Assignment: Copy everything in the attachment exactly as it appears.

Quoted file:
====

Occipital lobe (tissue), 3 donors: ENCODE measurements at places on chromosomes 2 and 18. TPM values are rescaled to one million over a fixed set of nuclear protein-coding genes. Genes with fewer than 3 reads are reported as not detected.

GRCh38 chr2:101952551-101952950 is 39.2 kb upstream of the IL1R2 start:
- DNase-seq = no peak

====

Occipital lobe (tissue), 3 donors: ENCODE measurements at places on chromosomes 2 and 18. TPM values are rescaled to one million over a fixed set of nuclear protein-coding genes. Genes with fewer than 3 reads are reported as not detected.

GRCh38 chr2:101952551-101952950 is 39.2 kb upstream of the IL1R2 start:
- DNase-seq = no peak